The Denon offers HDMI 2.1 features, handling sources at up to 40 Gbps. In theory, HDMI 2.1 should accommodate 48 Gbps throughput, but the hardware needed to achieve that would notably increase the AVR's price with no real consumer benefit. Denon makes a convincing case that no consumer sets can display greater than 10-bit video (and there's no industry movement toward 12-bit displays), so 40Gbps is sufficient to handle any current or anticipated source material, including 8K. Dolby Vision is a 12-bit format, but all consumer displays truncate it to a 10-bit format (and streaming services do the same even before it gets to your router).

COMMENTS
JSL's picture

For Fire TV Cube 2 and Fire TV Stick Lite the Denon AVR X6700H (2020 model) when you turn it Off and On, the Fire TV Adjusting Video Frame Rate stops working (when Settings>Display & Sounds>Display>Video Resolution> Auto). The Adjusting Video Frame Rate worked perfectly with the X6500H 2018 model. So Denon has more than just the HDMI 2.1 Chip bug in this AVR. Hopefully Denon will fix this soon.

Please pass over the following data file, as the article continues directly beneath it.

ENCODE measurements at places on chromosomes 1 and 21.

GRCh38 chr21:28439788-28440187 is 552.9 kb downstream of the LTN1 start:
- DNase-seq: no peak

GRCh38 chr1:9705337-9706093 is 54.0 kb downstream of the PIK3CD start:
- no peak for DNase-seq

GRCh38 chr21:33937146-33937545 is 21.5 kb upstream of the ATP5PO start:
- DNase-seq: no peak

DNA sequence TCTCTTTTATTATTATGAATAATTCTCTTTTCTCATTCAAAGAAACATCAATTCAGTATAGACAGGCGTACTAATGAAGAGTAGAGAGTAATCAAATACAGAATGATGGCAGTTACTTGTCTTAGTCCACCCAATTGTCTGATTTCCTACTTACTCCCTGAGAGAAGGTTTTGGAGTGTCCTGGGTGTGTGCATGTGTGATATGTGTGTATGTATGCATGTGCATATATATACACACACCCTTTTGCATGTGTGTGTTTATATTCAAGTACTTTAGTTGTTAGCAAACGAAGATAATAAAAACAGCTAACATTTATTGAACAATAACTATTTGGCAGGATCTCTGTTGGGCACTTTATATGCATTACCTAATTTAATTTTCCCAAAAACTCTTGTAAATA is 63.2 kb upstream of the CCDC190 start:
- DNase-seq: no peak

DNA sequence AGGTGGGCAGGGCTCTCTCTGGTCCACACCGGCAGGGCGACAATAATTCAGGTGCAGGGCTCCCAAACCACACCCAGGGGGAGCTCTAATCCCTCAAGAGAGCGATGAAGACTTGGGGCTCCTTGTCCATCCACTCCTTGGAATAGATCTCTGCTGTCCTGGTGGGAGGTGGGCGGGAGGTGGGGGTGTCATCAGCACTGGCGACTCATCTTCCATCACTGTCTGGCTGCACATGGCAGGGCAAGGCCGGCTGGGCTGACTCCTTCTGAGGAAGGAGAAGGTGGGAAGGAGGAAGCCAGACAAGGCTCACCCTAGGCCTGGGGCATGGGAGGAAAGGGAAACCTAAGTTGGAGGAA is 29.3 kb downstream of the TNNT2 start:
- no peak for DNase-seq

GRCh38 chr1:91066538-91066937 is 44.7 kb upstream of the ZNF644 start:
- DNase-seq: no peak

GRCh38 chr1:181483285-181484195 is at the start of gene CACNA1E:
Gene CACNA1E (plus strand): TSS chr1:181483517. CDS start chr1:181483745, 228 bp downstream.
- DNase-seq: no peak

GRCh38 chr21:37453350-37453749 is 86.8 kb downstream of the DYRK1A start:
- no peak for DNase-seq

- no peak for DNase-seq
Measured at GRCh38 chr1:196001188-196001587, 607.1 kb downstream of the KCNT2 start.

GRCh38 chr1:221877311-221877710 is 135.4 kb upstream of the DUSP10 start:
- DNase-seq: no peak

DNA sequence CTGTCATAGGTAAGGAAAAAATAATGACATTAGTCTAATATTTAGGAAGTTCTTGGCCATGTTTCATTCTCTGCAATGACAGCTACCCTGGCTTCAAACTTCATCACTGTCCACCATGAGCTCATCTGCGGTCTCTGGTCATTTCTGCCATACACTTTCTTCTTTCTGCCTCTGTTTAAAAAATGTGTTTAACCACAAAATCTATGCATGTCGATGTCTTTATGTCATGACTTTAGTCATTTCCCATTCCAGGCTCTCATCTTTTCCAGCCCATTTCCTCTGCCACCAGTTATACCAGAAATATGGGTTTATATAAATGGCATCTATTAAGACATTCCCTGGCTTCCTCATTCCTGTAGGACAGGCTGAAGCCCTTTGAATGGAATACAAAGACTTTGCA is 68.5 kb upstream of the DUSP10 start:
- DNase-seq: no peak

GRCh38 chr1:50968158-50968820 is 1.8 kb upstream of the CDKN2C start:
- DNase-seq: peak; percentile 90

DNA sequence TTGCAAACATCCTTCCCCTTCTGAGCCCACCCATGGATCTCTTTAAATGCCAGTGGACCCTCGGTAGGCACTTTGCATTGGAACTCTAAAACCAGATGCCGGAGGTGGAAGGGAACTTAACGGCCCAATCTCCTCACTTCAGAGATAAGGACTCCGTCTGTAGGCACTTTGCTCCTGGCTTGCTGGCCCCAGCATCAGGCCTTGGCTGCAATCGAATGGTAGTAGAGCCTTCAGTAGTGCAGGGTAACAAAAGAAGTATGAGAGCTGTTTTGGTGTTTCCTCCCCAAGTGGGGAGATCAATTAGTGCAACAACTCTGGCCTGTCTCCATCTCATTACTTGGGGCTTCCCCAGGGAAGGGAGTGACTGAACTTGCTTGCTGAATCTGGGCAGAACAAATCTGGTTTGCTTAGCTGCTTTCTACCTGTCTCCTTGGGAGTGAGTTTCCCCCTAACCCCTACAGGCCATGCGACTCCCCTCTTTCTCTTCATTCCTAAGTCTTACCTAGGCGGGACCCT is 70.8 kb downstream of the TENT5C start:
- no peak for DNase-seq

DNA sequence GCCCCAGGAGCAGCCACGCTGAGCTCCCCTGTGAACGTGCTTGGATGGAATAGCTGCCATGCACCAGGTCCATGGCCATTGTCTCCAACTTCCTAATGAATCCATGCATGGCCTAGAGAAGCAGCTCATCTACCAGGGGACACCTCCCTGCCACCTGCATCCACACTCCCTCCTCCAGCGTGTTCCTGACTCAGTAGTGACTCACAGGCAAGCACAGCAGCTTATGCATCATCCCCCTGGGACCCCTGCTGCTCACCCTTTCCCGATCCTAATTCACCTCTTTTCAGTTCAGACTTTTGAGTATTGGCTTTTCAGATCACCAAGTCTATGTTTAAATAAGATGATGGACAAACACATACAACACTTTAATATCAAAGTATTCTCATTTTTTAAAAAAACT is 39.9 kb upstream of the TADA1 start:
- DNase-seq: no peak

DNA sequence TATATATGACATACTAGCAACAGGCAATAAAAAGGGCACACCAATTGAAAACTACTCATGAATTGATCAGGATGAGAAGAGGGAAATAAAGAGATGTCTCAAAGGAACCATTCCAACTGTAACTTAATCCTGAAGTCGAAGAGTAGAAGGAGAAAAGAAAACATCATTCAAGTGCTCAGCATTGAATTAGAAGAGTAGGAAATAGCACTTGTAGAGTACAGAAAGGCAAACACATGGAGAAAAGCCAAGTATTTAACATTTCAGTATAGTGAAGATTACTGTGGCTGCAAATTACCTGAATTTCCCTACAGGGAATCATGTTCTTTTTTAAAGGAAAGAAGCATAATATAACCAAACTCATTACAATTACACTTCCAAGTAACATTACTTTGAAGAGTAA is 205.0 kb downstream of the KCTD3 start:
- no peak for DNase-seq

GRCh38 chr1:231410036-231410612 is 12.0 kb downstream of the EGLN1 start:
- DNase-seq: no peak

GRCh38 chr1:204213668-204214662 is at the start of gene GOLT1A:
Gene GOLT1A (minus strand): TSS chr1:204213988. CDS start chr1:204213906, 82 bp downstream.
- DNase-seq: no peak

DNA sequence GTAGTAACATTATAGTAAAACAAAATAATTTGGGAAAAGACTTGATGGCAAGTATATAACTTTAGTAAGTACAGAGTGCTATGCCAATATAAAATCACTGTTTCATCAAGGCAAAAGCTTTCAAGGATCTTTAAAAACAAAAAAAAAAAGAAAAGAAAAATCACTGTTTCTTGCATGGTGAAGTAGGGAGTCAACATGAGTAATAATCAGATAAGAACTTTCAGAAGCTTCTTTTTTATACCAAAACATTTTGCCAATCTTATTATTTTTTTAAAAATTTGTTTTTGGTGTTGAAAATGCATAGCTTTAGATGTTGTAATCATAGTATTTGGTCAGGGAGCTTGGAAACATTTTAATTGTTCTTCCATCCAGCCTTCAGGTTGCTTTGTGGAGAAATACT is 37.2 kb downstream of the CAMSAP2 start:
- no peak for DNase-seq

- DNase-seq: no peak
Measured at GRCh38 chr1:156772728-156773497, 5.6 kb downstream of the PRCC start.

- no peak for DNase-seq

tomvet's picture

As the owner of a 2018 Denon AVR, I've had real problems getting its ARC function to work with an LG OLED TV. An internet search reveals that I'm not alone -- lots of people have been unable to get Denon AVR's to play nice with LG TV sets via HDMI ARC connections. Do you know if it's been fixed with the eARC connection on this receiver?

3ddavey13's picture

I'm curious why (with the exception of their high-end model) Denon receivers don't offer 7.1 analog inputs while their sister company Marantz does. I specifically purchased a Marantz SR7011 so I could connect my Oppo UDP-205 to its 7.1 analog inputs to take advantage of the Oppo's superior DACs. I've noticed a lack of 7.1 inputs on most of the receivers recently reviewed in S&V. I can only hope Marantz doesn't follow this trend.